-Scott. R. Swain, Trinity, Revelation, and Reading,

The New Testament Does Not Abolish…

I’m presently working through Trinity, Revelation, and Reading: A Theological Introduction to the Bible and it’s Interpretation, the latest volume by my former seminary professor Dr. Scott Swain.  It’s fairly small in size, but packs a strong punch. I plan on pulling some quotes to post over the next few days, just to give you a taste of the gems found therein.

Here’s a sample where Swain discusses the link between God’s self-disclosure in both Old Covenant and the New:

The progressive nature of revelation does not suggest evolution from more “primitive” to more “sophisticated” stages in humanity’s knowledge of God, of redemption, and of itself. Nor do earlier stages of revelation require correction or augmentation by later stages of revelation. Contrary to every form of Marcionism that has plagued the history of Christianity, it is the same God who makes himself known to Israel and to the church. Moreover, Jesus, God supreme self – revelation and final word (cf. Heb. 1.1-4), did not come to abolish earlier revelation but the fulfill it (Mt. 5:17-19). Even those institutions that are abrogated in the new covenant (e.g., the Levitical priesthood, the Temple cult, etc.) serve as tokens, promissory notes of the final institutions that Christ came to establish, and therefore function as paradigms – indispensable models – understanding those institutions. As such, they are never truly left behind but are rather incorporated into the brilliant mosaic of New Covenant revelation. Each stage of God’s revelation thus represents God’s wholly reliable redemptive truth, tempered to that stage of redemption by the Divine Rhetor, and therefore profitable in its own rights for imparting the wisdom that leads to salvation through faith in Jesus Christ and to a life that is pleasing to God (2 Tim. 3.15-17).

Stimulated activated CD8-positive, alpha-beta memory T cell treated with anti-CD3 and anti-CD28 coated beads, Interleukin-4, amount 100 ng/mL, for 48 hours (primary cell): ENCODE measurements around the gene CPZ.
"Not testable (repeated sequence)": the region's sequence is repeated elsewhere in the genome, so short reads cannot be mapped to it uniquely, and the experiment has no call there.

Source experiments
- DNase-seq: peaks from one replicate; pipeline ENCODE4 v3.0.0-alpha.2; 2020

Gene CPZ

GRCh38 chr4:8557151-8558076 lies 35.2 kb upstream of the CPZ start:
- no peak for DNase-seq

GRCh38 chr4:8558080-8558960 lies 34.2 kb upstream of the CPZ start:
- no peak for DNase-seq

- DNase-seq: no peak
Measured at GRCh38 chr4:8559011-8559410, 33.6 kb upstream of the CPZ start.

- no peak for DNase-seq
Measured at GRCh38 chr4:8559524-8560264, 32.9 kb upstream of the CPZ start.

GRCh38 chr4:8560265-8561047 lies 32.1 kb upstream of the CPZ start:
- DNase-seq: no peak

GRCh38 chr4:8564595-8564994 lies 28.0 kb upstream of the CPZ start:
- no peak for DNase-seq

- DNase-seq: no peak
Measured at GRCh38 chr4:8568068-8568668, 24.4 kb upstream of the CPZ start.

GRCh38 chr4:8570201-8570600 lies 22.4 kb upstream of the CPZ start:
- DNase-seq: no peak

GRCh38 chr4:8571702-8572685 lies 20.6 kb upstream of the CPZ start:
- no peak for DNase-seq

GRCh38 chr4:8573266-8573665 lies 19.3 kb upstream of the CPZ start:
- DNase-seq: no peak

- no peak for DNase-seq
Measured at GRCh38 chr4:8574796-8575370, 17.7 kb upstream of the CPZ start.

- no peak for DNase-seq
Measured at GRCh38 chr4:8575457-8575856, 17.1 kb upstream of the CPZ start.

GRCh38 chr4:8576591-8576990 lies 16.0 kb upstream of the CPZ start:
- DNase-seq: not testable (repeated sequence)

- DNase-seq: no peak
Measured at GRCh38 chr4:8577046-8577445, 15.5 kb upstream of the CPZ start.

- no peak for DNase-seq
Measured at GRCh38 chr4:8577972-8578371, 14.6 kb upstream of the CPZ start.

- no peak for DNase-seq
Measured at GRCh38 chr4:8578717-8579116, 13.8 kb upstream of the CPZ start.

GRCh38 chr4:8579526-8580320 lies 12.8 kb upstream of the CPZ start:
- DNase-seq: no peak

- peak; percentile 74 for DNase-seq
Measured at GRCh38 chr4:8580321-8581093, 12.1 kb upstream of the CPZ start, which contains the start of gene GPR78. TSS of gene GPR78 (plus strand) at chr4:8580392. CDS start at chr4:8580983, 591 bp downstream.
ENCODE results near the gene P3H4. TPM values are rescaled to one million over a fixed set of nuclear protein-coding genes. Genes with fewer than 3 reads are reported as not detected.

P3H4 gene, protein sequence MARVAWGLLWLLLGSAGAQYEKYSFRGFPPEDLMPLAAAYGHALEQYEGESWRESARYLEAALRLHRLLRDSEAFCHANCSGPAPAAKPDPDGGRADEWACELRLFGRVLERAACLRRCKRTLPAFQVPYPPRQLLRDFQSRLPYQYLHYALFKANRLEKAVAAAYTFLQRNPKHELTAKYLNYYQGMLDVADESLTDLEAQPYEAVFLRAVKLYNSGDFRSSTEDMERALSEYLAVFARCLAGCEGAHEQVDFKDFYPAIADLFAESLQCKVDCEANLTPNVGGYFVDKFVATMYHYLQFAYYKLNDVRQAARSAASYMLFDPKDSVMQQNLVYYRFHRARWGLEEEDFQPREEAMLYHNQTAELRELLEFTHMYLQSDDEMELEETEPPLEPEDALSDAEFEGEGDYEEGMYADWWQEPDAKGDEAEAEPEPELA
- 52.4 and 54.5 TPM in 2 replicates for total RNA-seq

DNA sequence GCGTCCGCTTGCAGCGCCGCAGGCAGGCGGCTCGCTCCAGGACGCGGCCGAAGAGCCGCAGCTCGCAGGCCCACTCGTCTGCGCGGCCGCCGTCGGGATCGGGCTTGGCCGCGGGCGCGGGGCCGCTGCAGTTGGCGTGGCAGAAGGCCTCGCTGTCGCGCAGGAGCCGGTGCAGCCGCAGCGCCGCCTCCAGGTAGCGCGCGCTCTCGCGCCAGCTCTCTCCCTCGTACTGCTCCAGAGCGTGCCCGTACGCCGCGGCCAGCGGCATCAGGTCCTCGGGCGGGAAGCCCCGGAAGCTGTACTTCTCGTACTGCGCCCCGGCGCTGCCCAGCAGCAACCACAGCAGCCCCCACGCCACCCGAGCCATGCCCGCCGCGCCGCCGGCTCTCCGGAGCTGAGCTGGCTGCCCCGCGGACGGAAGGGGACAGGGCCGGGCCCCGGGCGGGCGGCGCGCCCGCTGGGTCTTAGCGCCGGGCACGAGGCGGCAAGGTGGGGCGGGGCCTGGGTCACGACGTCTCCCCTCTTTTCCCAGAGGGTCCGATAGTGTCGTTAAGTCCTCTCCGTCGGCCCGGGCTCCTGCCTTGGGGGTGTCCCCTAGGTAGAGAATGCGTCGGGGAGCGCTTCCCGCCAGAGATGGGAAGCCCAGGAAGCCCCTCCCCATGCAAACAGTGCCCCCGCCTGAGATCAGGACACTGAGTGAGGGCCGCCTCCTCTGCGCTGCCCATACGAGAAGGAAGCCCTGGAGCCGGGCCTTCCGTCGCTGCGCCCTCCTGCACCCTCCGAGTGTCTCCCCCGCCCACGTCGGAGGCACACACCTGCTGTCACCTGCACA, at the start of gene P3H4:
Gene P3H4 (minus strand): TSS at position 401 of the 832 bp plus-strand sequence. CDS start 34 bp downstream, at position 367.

Rescuing Jesus from the Jehovah’s Witnesses